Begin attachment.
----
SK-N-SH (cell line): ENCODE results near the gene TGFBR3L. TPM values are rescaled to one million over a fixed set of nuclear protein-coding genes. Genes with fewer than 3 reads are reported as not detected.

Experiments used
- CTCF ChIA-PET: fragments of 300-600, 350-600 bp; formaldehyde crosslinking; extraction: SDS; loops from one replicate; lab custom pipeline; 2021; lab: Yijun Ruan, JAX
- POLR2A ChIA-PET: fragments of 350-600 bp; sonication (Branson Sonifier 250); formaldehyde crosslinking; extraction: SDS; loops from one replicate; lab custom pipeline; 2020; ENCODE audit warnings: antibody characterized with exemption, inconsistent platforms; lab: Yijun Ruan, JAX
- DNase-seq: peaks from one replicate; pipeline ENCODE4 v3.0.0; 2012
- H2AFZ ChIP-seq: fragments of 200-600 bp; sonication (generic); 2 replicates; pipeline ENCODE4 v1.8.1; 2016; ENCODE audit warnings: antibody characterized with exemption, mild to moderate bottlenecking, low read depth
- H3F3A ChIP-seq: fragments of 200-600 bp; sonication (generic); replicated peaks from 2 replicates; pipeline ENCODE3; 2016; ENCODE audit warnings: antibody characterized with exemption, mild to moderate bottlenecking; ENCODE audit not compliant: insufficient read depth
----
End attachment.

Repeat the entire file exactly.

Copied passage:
SK-N-SH (cell line): ENCODE results near the gene TGFBR3L. TPM values are rescaled to one million over a fixed set of nuclear protein-coding genes. Genes with fewer than 3 reads are reported as not detected.

Experiments used
- CTCF ChIA-PET: fragments of 300-600, 350-600 bp; formaldehyde crosslinking; extraction: SDS; loops from one replicate; lab custom pipeline; 2021; lab: Yijun Ruan, JAX
- POLR2A ChIA-PET: fragments of 350-600 bp; sonication (Branson Sonifier 250); formaldehyde crosslinking; extraction: SDS; loops from one replicate; lab custom pipeline; 2020; ENCODE audit warnings: antibody characterized with exemption, inconsistent platforms; lab: Yijun Ruan, JAX
- DNase-seq: peaks from one replicate; pipeline ENCODE4 v3.0.0; 2012
- H2AFZ ChIP-seq: fragments of 200-600 bp; sonication (generic); 2 replicates; pipeline ENCODE4 v1.8.1; 2016; ENCODE audit warnings: antibody characterized with exemption, mild to moderate bottlenecking, low read depth
- H3F3A ChIP-seq: fragments of 200-600 bp; sonication (generic); replicated peaks from 2 replicates; pipeline ENCODE3; 2016; ENCODE audit warnings: antibody characterized with exemption, mild to moderate bottlenecking; ENCODE audit not compliant: insufficient read depth